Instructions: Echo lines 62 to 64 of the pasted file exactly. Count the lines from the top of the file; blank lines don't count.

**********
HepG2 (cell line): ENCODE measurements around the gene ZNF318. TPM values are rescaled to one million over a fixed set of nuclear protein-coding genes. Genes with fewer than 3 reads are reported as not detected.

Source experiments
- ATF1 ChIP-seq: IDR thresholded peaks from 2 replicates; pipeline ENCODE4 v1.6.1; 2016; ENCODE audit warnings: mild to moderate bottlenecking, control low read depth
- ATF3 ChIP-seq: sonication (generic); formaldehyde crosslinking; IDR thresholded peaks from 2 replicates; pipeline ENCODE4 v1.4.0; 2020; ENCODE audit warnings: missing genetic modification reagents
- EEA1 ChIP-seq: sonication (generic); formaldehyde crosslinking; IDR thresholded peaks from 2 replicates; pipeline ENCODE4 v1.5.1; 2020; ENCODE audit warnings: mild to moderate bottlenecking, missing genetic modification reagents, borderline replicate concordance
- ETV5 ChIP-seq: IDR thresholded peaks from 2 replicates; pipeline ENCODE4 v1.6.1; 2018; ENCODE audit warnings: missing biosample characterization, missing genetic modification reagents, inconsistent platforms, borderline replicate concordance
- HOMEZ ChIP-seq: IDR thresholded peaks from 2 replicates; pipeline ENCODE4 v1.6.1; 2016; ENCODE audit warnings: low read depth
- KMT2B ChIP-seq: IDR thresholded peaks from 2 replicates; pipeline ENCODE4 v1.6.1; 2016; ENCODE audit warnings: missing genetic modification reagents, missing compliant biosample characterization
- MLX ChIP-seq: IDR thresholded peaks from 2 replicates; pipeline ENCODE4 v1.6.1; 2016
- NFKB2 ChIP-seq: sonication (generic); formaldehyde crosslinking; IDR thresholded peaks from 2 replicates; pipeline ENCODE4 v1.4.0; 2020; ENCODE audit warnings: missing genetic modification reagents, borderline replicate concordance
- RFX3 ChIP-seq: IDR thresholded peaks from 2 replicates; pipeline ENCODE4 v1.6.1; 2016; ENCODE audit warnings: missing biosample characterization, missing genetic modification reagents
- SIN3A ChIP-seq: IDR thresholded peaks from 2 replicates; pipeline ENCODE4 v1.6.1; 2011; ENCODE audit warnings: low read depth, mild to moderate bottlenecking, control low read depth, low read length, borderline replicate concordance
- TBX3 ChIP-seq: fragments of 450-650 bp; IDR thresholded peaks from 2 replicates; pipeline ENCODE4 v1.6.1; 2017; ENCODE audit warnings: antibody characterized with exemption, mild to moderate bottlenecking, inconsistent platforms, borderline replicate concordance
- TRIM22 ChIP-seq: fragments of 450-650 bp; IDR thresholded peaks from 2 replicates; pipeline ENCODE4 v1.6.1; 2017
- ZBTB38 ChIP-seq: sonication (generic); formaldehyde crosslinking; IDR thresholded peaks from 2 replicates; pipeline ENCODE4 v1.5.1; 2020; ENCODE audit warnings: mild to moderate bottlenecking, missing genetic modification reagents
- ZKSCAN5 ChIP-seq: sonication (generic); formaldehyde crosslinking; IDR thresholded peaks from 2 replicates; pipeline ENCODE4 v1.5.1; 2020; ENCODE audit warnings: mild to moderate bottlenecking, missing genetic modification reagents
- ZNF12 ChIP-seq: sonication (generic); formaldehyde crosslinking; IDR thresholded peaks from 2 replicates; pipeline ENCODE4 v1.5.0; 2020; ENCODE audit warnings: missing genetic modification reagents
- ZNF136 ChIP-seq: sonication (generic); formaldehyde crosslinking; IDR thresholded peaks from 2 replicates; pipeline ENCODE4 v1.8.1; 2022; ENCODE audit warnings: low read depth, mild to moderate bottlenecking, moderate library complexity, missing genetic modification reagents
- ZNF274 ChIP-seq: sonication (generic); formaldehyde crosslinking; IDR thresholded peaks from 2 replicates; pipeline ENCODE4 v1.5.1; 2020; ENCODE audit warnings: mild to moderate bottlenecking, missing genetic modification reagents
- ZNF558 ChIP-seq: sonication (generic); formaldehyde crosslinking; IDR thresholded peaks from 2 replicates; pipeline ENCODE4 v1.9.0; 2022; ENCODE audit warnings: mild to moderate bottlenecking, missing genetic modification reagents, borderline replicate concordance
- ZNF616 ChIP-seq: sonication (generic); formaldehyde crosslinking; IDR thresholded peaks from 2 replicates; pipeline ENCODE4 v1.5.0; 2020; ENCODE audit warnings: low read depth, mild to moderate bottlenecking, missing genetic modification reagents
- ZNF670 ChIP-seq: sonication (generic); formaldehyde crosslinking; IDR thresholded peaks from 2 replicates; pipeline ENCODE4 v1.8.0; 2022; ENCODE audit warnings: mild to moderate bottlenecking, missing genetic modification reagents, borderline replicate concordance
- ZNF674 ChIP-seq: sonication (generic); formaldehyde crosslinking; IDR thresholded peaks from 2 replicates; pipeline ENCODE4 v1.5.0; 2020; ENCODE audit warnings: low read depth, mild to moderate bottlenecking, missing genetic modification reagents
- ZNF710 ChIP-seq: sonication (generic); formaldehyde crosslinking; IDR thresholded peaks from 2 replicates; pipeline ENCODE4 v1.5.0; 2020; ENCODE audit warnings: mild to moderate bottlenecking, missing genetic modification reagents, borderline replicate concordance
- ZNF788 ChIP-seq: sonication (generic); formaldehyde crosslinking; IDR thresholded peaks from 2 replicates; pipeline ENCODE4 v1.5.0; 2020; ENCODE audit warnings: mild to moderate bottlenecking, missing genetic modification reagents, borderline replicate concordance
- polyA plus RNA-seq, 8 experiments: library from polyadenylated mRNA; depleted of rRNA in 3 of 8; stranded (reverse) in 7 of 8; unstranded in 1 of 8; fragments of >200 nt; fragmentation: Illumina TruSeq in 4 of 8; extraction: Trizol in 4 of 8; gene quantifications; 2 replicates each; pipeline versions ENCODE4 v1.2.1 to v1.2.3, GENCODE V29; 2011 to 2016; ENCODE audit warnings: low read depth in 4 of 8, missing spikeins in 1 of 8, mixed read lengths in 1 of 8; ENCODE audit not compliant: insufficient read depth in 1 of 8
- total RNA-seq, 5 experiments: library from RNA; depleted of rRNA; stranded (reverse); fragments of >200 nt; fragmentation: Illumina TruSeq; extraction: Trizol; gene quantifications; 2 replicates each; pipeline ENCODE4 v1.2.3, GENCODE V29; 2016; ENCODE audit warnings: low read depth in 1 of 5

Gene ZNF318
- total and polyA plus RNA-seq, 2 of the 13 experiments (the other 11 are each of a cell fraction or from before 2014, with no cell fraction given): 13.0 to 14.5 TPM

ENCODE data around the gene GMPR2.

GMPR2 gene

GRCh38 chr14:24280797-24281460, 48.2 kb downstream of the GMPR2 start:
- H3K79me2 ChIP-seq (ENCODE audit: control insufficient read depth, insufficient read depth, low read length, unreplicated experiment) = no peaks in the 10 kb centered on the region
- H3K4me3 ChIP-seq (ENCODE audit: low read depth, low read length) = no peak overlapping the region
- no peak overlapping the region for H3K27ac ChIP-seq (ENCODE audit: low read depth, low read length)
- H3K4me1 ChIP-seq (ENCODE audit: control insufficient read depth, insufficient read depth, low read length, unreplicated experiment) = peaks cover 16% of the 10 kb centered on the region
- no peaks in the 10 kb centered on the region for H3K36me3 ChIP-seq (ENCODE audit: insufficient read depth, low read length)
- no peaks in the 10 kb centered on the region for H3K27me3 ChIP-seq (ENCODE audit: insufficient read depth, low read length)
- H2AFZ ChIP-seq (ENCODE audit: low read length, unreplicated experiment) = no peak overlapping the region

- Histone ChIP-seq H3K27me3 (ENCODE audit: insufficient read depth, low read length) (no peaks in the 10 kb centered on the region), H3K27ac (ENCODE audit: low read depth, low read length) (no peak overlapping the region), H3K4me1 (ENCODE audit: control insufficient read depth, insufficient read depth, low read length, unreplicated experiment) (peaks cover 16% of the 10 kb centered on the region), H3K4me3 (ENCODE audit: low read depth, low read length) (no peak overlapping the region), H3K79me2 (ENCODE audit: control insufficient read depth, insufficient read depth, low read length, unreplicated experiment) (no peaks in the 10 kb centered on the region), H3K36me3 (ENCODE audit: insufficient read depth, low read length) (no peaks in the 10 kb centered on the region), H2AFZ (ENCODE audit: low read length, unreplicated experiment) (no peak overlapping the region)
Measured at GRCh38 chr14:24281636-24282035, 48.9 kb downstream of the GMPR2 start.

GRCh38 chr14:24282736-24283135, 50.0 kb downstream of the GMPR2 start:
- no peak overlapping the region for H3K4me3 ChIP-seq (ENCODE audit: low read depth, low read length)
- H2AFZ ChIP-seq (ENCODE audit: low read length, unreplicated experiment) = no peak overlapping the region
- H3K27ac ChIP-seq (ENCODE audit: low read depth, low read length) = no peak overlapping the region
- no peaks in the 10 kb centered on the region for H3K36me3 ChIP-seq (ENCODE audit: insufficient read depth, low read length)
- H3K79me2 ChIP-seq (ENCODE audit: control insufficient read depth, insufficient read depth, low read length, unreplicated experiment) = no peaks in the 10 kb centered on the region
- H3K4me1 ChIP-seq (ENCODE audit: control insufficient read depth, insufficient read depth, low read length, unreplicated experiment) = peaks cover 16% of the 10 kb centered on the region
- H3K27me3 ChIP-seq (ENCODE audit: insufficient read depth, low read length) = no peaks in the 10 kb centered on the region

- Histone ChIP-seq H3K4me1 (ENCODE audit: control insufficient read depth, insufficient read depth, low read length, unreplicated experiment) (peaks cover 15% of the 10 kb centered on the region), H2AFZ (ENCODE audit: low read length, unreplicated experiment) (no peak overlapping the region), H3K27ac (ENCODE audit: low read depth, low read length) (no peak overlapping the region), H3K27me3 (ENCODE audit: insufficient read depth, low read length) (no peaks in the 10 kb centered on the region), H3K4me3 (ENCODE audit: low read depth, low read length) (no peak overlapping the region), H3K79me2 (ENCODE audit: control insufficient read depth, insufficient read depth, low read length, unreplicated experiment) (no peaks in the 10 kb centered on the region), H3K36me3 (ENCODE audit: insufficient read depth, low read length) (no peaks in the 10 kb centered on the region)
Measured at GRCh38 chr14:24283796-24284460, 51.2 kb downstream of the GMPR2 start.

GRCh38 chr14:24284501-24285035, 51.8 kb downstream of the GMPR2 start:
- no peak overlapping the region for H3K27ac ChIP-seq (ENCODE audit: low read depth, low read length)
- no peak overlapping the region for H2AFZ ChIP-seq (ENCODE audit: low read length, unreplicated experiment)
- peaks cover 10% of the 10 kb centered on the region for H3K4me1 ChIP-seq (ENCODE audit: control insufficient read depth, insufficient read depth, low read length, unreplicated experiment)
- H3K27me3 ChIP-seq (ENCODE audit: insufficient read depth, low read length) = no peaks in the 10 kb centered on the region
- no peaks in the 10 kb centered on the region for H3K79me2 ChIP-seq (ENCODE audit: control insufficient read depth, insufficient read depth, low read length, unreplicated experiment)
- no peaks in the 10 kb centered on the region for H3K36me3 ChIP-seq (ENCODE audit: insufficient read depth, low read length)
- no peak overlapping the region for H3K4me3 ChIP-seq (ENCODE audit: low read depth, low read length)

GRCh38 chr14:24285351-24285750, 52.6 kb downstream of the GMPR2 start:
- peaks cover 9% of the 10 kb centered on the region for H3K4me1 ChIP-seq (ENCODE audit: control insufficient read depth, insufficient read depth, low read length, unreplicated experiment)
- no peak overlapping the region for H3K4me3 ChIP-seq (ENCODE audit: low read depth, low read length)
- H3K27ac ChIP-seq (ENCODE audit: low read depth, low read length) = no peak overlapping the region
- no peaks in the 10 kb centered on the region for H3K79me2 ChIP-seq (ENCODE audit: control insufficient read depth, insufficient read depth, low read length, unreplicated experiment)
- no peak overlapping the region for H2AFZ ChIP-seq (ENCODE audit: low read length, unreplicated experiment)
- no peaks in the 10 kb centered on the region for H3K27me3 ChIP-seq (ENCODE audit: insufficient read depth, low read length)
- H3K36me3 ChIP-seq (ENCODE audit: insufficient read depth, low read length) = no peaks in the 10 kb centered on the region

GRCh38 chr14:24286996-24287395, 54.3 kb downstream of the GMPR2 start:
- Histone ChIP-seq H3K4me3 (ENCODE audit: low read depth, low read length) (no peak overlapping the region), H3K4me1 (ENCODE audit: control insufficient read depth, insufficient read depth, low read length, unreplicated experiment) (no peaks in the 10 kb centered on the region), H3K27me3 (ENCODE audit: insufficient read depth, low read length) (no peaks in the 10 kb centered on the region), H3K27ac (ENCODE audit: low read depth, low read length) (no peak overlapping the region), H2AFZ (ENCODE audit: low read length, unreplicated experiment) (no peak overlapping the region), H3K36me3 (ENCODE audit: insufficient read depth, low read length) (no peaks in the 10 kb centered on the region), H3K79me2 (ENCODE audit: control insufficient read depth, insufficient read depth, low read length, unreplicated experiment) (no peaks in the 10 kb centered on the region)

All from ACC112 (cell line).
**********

- no peak overlapping the region for H3K4me3 ChIP-seq (ENCODE audit: low read depth, low read length)
- H3K27ac ChIP-seq (ENCODE audit: low read depth, low read length) = no peak overlapping the region
- no peaks in the 10 kb centered on the region for H3K79me2 ChIP-seq (ENCODE audit: control insufficient read depth, insufficient read depth, low read length, unreplicated experiment)